Join in my daily writing prompt! I don’t promise to respond to them all myself, but will try my best! Here is my response to the latest prompt.
Mother introduced Gwendolyn, at age five, to the joys of the dressing-up box. The memory stayed with her forever. Mother heaved back the wooden top, laughing, and Gwendolyn was dazzled by lace and silk, satin, shawls, scarfs, gloves, and shoes with pink bows and sparkling buckles. She explored this treasure for hours: slips which fell to her bedroom rug in softly rounded peaks of lilac silk; tulle petticoats to poke her head through the waists and wear like a beribboned tent; and satin skirts to hitch under her pjyama-clad arms, gathering their fullness to her chest and glancing over her shoulder to admire the trailing folds of gleaming cloth.
Dressing up wasn’t enough however. Gwendolyn needed an audience. She lined her dolls and teddy bears along her bed, their backs against the wall, and let them admire her preening and posturing.
Preening and posturing in front of unresponsive toys wasn’t enough however. Gwendolyn dressed herself in her most glorious finery – adding a string of pearls fit for a mermaid princess – stepped carefully down the stairs and stalked into the lounge room where Mother and Father watched the new television. How could they not enjoy her colourful pirouetting, one arm swaying graciously above her head (the other holding up the layers of silk and satin and taffeta) compared with the black and white flickers on the tiny screen?
Mother clapped and said Gwendolyn should have ballet lessons, which Father agreed with and which improved the pirouetting. And now Gwendolyn had tutus and feathery costumes made for her, seemingly spun from gossamer. And she had audiences of ballet parents to pose and dance for.
Ballet, even in front of appreciative parents, wasn’t enough however. Gwendolyn asked for, and was given, a place in drama school. Her dreams of the future stretched before her – a golden landscape of theatre, films, awards and red carpets.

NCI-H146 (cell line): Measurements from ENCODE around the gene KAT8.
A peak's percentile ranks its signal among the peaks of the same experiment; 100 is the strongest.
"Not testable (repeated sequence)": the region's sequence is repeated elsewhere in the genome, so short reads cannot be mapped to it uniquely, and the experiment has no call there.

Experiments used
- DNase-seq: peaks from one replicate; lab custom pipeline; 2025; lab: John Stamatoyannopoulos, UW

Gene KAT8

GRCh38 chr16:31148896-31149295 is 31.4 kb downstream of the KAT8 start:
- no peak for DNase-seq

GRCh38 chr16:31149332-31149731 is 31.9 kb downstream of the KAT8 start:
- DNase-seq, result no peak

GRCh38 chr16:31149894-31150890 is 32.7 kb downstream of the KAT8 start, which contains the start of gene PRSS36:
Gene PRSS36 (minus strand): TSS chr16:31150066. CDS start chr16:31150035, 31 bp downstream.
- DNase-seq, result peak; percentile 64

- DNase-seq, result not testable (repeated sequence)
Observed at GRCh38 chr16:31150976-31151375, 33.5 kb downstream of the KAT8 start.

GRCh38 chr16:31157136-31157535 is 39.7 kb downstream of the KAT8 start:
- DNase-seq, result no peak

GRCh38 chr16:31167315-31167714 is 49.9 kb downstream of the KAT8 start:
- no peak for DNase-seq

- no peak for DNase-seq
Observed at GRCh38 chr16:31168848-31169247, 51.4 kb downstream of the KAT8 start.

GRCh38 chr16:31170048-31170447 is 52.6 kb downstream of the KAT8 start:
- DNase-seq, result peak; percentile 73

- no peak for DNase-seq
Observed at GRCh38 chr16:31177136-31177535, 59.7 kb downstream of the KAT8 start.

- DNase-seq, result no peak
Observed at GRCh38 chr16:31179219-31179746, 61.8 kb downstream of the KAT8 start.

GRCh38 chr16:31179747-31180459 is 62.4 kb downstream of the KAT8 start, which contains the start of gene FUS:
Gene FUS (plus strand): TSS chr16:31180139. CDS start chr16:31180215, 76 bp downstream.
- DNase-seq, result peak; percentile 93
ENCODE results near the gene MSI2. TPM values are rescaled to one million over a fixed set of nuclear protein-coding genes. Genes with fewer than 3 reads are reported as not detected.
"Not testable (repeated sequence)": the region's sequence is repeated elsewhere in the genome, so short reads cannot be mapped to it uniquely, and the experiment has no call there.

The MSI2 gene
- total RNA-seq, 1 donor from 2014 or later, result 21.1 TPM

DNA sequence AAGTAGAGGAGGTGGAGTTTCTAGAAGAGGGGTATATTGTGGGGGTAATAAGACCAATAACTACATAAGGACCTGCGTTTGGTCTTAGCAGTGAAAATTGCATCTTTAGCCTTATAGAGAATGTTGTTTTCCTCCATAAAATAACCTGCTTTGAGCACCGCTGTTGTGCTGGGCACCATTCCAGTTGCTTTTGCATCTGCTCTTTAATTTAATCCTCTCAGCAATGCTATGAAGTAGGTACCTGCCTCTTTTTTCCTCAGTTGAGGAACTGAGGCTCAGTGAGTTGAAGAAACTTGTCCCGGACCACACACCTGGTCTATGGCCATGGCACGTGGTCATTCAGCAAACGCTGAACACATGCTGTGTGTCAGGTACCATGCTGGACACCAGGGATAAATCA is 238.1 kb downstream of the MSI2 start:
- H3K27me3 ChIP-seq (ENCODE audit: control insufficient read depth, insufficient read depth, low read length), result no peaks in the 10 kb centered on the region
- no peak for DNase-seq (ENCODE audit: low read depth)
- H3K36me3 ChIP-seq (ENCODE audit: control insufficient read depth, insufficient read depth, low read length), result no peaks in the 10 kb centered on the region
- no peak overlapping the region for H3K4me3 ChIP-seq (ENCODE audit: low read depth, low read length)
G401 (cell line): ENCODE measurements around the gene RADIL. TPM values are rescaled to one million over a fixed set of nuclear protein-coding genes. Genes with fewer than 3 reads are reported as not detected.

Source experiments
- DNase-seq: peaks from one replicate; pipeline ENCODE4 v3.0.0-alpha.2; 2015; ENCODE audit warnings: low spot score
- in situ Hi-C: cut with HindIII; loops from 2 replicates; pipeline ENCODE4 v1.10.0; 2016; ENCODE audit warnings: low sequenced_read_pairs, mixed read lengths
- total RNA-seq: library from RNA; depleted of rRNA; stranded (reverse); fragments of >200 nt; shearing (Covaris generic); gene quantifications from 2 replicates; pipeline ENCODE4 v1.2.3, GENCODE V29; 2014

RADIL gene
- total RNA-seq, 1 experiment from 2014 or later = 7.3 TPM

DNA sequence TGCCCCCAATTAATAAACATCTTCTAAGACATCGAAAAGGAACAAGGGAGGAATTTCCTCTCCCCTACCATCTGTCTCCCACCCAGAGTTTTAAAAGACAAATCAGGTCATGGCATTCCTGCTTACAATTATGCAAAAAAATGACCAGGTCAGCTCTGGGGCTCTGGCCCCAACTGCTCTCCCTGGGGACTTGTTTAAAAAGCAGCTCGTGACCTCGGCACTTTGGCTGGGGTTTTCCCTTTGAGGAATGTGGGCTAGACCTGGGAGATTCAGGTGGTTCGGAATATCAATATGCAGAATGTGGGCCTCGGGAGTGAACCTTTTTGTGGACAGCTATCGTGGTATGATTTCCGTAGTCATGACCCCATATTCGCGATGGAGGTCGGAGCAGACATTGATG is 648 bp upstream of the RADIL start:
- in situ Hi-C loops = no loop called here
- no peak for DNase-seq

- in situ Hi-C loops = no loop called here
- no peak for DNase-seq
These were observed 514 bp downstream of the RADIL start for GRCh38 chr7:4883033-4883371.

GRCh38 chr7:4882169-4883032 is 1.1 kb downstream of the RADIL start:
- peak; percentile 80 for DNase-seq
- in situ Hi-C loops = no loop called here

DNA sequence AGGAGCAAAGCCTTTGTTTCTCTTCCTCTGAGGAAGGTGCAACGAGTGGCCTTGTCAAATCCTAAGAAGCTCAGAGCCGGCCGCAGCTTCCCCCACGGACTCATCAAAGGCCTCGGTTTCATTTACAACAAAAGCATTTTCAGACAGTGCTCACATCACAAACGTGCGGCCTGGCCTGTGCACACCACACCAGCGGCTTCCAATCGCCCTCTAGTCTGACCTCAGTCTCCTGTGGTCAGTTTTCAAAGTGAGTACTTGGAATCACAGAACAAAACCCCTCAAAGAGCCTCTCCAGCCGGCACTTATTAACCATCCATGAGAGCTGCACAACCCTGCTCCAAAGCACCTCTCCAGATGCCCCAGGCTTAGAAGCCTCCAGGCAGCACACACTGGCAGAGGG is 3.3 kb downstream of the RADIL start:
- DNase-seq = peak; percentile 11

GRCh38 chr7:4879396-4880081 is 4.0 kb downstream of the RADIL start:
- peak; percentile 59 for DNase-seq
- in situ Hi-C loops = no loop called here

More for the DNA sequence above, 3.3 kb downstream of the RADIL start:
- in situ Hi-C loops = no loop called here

Mother encouraged her dreams, told Gwendolyn how she was fated for Big Things, how her beauty and talent would see her in a Hollywood mansion in no time at all, soaking in asses’ milk in a golden tub, lounging by a pink-tiled pool under a Californian sun.
But Gwendolyn, although spoilt and vain, knew enough from overhearing other students and teachers that these dreams did not materialise overnight. One had to start somewhere, it was said. So when a pipe-smoking man in a tweed jacket came to the drama school to audition women for a TV commercial, Gwendolyn queued with the rest, sure of success.
What was the ad for?
A cleanser, the man said.
And what will I have to do?
Apply it, the man said.
What will I wear?
You will wear an elegant evening dress, pearls, nails manicured, and makeup, the man said. Oh, he added, and a roller or two in your hair to indicate the time of the day.
Gwendolyn nodded. Perfect. A beautiful woman arriving home from a sophisticated night out, readying herself for sleep with a roller in her hair, and about to apply the cleanser. She saw her natural translucent skin appearing from the gently scented foam and warm water. Her liquid eyes staring at her reflection in the mirror …
Next stop, Hollywood.
Gwendolyn arrived for filming, dressed and made up as instructed, and had a rude awakening. The cleanser referred to was nothing to do with her face. And everything to do with the black mould which shrouded the real bathroom in the real flat the location person had actually managed to track down as the setting for the ad.
Gwendolyn enjoys being a mother herself these days. Her daughter has no idea, however, what a dressing-up box is. Grandmother is forbidden to show her.
Find Cheryl’s flash fiction and short stories here!